One team has to roll the small ball, being unable to count on home runs.

The other relies on the long ball, its offensive creativity not extending far beyond ways of celebrating said home runs.

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One team now has to pull up stakes and hit the road, venturing into the daunting den of a team that by now has it totally spooked.

The other gets to regroup in its own home park, where the good guys wear black.

One team is so used to this predicament, it may be thinking, "Aw, what's the use?"

The other team is so stunned by this new pickle, it may be thinking, "Is there a way out?"

So which American League club has a better chance of making a historic comeback from an 0-2 Division Series deficit?

One team -- the Angels -- or the other -- the White Sox?

It is difficult to like either's chances; after all, only seven of the first 54 teams to face an 0-2 deficit in a five-game series have come back to win the sets. But Chicago is better positioned for the comeback.

ALDS 2-0 leads
Year
Up 2-0
Winner
Loser
Result
'07
Red Sox
Red Sox
Angels
3-0
'07
Indians
Indians
Yankees
3-1
'06
A's
A's
Twins
3-0
'05
White Sox
White Sox
Red Sox
3-0
'04
Red Sox
Red Sox
Angels
3-0
'03
A's
Red Sox
A's
3-2
'01
A's
Yankees
A's
3-2
'00
Mariners
Mariners
White Sox
3-0
'99
Yankees
Yankees
Rangers
3-0
'99
Indians
Red Sox
Indians
3-2
'98
Yankees
Yankees
Rangers
3-0
'97
Orioles
Orioles
Mariners
3-1
'96
Orioles
Orioles
Indians
3-1
'95
Indians
Indians
Red Sox
3-0
'95
Yankees
Mariners
Yankees
3-2
The White Sox are built for coming back in games, with a lineup that led the Major Leagues with 233 home runs. The same muscle makes them series comeback threats, because power is the grace that keeps giving.

It is up to the uppity Tampa Bay pitchers to defuse that contagious power. If the White Sox can plug it in, the Rays might have a hard time turning Paul Konerko, Jim Thome and Co. off.

"These are the Chicago White Sox," reminded Rays reliever J.P. Howell. "They're a veteran team. They can come back and win three easy if you let them."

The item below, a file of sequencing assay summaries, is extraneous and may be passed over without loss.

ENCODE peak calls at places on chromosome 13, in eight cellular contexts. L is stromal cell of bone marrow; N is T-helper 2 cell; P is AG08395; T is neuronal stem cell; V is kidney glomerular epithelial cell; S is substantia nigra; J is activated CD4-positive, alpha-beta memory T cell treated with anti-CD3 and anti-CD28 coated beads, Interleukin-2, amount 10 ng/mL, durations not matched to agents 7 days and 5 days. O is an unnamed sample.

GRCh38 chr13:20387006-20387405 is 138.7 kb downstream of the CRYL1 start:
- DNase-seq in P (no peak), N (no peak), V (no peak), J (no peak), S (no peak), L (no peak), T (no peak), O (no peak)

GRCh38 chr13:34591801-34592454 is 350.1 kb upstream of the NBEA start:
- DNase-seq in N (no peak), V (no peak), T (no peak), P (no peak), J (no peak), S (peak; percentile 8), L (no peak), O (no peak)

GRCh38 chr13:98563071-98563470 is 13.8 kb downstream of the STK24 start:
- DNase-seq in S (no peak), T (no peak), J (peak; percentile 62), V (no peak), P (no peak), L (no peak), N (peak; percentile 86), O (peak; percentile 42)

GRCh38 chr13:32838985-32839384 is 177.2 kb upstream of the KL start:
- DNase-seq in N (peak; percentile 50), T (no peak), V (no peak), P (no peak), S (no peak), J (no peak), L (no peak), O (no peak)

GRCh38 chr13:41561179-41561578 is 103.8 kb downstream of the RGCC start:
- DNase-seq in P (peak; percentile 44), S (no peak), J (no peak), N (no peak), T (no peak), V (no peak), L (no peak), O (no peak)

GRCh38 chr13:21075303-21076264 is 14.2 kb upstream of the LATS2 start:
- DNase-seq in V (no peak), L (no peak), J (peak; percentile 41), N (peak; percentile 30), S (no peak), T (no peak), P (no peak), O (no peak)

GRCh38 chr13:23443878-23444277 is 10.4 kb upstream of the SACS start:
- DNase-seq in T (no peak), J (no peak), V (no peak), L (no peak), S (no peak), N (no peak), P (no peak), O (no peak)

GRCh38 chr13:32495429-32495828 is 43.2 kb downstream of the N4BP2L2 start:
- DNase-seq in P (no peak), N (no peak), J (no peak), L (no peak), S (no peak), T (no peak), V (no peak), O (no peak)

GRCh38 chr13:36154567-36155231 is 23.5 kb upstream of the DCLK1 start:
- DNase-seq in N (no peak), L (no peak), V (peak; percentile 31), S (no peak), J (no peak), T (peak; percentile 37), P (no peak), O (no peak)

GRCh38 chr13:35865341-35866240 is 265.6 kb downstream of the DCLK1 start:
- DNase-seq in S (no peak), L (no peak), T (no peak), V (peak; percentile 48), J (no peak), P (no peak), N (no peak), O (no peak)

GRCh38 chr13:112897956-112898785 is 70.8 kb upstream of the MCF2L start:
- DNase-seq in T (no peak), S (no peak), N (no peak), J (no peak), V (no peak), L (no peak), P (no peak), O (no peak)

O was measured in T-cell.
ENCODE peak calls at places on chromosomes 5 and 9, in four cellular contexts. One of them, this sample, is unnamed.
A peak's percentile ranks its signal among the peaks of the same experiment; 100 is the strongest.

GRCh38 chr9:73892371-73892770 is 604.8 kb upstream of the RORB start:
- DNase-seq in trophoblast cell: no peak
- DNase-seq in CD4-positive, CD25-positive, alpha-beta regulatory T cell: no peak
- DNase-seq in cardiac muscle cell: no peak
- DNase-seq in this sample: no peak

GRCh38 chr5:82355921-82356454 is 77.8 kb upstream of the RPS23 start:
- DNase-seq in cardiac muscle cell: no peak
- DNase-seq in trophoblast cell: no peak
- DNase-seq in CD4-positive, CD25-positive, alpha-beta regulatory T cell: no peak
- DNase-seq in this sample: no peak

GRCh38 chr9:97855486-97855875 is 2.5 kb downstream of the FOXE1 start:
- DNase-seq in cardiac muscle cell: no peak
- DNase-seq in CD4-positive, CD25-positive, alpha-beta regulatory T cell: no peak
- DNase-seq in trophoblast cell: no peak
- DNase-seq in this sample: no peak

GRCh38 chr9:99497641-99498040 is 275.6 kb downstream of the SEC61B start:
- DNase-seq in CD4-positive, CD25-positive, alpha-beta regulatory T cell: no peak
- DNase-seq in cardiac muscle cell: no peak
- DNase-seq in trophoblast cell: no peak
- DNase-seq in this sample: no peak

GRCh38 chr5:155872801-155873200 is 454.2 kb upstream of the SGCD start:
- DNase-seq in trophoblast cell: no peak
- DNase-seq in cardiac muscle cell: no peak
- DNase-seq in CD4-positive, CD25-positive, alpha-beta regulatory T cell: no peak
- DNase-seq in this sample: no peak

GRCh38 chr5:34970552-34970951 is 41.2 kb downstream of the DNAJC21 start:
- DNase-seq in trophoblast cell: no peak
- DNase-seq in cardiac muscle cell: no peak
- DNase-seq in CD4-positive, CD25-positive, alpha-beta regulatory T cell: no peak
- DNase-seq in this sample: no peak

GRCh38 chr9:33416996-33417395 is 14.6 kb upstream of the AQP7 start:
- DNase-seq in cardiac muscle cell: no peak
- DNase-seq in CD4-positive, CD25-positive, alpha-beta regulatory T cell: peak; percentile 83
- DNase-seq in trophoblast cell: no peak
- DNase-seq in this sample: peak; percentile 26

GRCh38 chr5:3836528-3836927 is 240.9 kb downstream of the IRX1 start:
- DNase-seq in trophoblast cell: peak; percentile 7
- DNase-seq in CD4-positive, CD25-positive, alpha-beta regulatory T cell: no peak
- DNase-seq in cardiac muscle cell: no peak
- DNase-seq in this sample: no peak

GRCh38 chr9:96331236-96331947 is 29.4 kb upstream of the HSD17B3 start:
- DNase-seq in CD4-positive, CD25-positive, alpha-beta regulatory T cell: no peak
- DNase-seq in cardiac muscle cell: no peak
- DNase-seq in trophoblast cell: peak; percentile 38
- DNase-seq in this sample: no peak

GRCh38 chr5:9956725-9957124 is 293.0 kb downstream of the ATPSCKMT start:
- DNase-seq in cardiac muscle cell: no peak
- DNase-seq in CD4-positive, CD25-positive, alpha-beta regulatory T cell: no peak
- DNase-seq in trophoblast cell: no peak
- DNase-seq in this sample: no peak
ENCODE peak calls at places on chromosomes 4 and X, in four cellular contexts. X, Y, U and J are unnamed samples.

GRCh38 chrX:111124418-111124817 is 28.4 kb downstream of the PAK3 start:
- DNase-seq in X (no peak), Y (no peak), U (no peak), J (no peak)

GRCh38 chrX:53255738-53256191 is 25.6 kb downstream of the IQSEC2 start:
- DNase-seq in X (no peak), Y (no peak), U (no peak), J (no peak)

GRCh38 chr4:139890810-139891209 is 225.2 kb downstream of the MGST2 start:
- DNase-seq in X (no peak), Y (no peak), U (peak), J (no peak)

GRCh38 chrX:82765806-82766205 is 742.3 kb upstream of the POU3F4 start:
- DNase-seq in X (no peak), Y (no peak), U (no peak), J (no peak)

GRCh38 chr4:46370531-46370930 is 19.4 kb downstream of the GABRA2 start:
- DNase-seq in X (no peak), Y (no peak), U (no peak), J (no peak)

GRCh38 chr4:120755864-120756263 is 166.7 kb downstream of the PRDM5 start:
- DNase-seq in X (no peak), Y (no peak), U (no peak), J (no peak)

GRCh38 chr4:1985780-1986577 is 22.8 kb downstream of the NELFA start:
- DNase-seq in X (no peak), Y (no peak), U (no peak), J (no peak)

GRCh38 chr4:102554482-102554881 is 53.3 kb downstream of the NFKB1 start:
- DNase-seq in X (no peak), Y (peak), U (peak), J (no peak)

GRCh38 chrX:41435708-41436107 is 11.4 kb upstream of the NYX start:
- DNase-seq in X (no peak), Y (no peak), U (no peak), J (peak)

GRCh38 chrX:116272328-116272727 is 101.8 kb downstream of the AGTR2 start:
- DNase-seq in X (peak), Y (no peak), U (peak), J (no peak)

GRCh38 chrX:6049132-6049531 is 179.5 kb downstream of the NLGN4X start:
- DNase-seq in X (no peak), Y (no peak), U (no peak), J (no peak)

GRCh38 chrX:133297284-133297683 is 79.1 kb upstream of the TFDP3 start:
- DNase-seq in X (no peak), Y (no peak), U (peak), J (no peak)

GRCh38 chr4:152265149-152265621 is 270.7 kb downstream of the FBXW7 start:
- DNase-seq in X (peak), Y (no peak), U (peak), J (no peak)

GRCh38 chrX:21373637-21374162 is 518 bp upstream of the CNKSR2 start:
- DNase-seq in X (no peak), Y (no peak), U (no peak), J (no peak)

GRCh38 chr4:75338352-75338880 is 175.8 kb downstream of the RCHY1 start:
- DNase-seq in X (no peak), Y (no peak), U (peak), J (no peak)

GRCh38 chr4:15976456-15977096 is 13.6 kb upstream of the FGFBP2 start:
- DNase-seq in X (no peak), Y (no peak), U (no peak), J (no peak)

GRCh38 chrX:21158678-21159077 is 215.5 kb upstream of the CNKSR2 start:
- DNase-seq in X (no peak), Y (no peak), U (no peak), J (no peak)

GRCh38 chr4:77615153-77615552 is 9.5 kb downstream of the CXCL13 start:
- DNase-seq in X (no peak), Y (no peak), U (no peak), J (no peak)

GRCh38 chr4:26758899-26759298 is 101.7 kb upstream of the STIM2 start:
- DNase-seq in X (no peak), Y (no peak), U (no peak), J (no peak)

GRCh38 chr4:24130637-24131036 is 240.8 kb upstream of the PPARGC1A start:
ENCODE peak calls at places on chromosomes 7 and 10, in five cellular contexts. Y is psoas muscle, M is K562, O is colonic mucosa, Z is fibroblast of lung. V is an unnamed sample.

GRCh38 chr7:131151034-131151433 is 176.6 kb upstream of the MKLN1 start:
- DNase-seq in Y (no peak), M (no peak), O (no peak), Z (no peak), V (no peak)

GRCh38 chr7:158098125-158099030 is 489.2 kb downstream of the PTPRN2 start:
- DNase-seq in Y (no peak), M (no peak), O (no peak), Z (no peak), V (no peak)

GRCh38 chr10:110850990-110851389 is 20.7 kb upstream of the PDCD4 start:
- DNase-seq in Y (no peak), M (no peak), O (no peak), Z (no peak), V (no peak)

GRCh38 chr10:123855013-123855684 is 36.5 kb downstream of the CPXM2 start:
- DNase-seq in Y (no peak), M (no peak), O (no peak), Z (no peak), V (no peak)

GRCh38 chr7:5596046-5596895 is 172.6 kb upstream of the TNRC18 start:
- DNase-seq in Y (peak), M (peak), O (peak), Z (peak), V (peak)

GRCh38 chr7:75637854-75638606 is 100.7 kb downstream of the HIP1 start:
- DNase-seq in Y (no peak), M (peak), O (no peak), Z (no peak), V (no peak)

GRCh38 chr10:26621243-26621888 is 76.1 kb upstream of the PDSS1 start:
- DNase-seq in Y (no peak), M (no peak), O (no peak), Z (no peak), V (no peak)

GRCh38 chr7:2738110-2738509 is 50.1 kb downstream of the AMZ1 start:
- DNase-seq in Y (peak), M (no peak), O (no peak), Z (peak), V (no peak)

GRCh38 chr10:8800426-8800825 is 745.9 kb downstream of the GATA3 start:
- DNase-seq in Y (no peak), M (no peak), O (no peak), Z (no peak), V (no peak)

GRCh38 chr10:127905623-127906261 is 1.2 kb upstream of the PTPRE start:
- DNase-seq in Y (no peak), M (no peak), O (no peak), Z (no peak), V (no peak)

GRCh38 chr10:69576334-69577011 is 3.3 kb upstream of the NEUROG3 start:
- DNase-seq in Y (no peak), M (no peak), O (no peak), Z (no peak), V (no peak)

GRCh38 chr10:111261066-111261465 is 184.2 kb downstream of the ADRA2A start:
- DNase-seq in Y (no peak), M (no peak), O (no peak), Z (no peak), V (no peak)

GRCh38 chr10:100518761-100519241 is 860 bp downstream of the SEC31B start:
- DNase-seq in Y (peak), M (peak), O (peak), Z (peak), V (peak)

Actually, White Sox manager Ozzie Guillen thinks Chicago's October weather might give Tampa Bay pitchers an assist with controlling the juice.

"Our ballpark, in summer, it shrinks. It's very, very small," Guillen said. "The balls are flying out there easy. I think right now the weather changed a little bit, and we saw it last time we played against Minnesota [the AL Central tiebreaker, in which Thome's solo homer accounted for the only run]."

If U.S. Cellular indeed expands with autumn chill, that could be a problem for the White Sox, whose quiet 6-2 loss in Game 2 of the series typified their offensive quandary: They hit a lot of homers but, when they aren't hitting them, they are very quiet.

Friday's Division Series game marked the White Sox first without at least one long ball since the Sept. 17 game in Yankee Stadium. In-between, the Pale Hose had homered in 13 consecutive games, during that stretch scoring 35 of its 59 total runs (59 percent) on 21 home runs.

The young Rays have repeatedly proven that they do not run scared. But we're not certain they yet deserve all of their accolades for having unflinchingly won the first two postseason games in club history.

They've played them in the familiar surroundings of Tropicana Field. So far, only the calendar suggested that these were postseason games. But the real message of postseason baseball arrives on the road, from hostile crowds and Midwestern chill.

Of course, if the White Sox manage to return their series to St. Petersburg for a Game 5, that will bring up another problem. Including the two Division Series losses, they are now 3-19 indoors this year.

But that still doesn't loom as big a problem as the one confronting the Angels, whose 100-win reputation has been flicked away by the Red Sox as easily as some pocket lint.

Maybe their predicament has nothing to do with subordination, and everything to do with Boston scouting and execution. But after 11 consecutive postseason losses to the Red Sox, dating back to 1986, the Angels have a bigger need for a couch than a coach.

"We have a challenge," conceded Angels manager Mike Scioscia. "This [series] ain't over until somebody wins three games. We go into Boston, win a game and the pressure is back on them."

Can the Angels get that starter win? Sure, if they get the kind of back-to-back starts from Joe Saunders and John Lackey that they did on July 29-30, when they combined to allow four runs in 15 innings of consecutive wins in Fenway Park.

But they should not count on that. And without that dominant pitching, where will the offense come from? The fact the Angels have gone 60-plus postseason innings without a home run is a cool, but insignificant stat; even at their best, their runs are manufactured, not pre-fab.

Of far more relevance is the fact the Angels have gone 34 postseason innings without scoring more than one run in any one of them.

The Angels have reason to feel like the determined, but overmatched, football team which grinds and grunts out a nine-minute drive for a field goal -- only to have the other guys reply with a no-sweat 85-yard bomb.

All of the Angels' manufacturing and hustle has been undone by a Jason Bay swing here, a J.D. Drew swing there.

"There is a challenge in front of us and the only way to meet it is going to be pitch-by-pitch, inning-by-inning," Scioscia summed up. "We played well in their park all year and now we have to do it again."

Or, go three-and-out trying, again.